Pushinsky came to San Francisco soon after the Summer of Love. Born in New York, he spent his teen years outside Philadelphia, earned a bachelor’s degree at Penn State University and  “fancied myself as a writer while in college and coming out of school.”

Then, he said, “I realized pretty quickly that I wasn’t as good as I wanted to be. I needed another way to express myself.”

Edelstein, who retired seven years ago after a 50-year career in life insurance, said it was commuting to work downtown by bus or streetcar in the late 1950s that prompted his longtime shutterbug hobby.

“I looked at the other riders,” he recalled. “Moishe, I said, why aren’t you taking pictures on the bus?” A self-taught photographer, he already owned a Minox miniature camera, purchased to take photos of his children.

So, undetected, he started taking photos on the bus. The Minox “had a side viewfinder and top viewfinder,” he said, that permitted him to hold his camera almost anywhere.

Holding his hands in front of face, he explained, “I don’t take pictures by going like this. I take pictures surreptitiously. It was a matter of survival. I didn’t want anyone to hit me.”

“Folsom Street Fair,” 1978 photo/ted pushinsky

Edelstein quickly branched out to photographing street scenes, walking several hours a day to find his subjects.

He still hits the streets, now with three digital cameras, almost every day. “I’m always looking,” he said.

Edelstein takes photos in North Beach and Chinatown, as well as in the Mission. He’s looking “for their color, for an incident, for abstraction, for composition,” he said.

His subjects generally are hanging out, resting or in transit. The slight blurriness in some shots belies Edelstein’s gunslinger approach to rapid-fire picture-taking.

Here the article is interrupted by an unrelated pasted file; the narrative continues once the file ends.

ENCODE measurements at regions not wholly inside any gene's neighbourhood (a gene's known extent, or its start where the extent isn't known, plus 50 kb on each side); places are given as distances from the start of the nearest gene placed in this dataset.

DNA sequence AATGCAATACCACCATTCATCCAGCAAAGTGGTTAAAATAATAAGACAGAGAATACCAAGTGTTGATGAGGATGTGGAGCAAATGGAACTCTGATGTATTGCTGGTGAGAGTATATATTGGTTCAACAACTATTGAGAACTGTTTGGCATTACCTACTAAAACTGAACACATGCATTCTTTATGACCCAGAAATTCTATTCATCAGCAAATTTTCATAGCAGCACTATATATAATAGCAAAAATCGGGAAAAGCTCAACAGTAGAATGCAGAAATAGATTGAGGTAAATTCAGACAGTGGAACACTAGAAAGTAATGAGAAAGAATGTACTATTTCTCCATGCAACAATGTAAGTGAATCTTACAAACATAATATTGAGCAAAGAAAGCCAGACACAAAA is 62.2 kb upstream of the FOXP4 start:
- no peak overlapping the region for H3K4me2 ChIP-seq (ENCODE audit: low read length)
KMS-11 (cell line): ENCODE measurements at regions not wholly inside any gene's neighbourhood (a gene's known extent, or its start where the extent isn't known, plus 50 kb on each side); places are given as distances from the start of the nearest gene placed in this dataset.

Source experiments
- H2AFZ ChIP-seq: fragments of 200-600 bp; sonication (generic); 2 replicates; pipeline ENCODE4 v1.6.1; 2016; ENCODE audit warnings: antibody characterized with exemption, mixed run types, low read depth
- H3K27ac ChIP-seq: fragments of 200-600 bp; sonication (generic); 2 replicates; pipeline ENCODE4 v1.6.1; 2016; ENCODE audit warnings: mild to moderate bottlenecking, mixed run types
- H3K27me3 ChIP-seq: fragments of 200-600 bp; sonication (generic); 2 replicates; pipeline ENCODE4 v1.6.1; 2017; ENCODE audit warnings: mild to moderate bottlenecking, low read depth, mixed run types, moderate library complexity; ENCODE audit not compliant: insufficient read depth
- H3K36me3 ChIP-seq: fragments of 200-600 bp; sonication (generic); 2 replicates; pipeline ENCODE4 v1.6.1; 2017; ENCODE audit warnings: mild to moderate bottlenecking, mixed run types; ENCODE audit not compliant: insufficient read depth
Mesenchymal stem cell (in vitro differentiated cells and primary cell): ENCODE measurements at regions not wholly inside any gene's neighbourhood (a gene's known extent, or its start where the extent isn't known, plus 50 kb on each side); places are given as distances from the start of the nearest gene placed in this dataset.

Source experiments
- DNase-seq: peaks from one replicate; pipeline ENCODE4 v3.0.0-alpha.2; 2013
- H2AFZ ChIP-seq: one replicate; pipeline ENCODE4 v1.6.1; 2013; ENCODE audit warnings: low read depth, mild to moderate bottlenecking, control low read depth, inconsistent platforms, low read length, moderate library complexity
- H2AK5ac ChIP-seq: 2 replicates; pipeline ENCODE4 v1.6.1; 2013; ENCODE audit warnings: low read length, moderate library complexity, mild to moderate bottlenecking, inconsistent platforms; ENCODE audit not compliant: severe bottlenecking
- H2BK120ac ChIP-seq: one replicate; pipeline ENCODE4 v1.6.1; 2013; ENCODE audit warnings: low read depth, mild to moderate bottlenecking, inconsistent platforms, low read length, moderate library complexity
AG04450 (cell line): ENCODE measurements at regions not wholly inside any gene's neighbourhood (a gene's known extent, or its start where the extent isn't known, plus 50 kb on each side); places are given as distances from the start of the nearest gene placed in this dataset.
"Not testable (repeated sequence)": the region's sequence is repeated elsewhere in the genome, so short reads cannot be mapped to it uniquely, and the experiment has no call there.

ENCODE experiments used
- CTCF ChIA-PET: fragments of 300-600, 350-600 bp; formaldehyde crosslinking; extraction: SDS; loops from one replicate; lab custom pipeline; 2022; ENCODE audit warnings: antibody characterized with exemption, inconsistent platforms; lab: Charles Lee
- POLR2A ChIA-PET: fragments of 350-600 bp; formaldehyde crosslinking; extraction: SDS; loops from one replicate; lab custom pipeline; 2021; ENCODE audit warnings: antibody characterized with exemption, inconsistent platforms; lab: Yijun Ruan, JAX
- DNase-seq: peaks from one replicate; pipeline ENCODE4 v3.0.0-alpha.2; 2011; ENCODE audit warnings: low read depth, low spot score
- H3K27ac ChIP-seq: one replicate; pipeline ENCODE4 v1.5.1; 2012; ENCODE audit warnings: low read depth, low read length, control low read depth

In a 1985 snapshot, two people share a wooden bench in front of a brick building on a sunny day. An older man in suit, tie and trench coat sits proudly with legs crossed, his extended left hand resting on an umbrella handle. To his right, a young woman in shorts and running shoes looks away.

A 1986 downtown photo shows two women wearing red winter coats and holding leather purses as they stand in what look like mannequin poses in front of a bright red wall. “I’m sitting in a restaurant and I look across the street and see that,” Edelstein recalled excitedly.

His earliest photos in the exhibit are 1965 black-and-whites taken on bus rides. One shows a pair of nuns demurely sharing a seat. Another features a scowling older man in sunglasses, sitting by himself.

“Untitled,” 1985 photo/maury edelstein

Pushinsky, too, shoots regularly. “I go out pretty much every day with my camera, out looking, hoping to come home with something,” he said.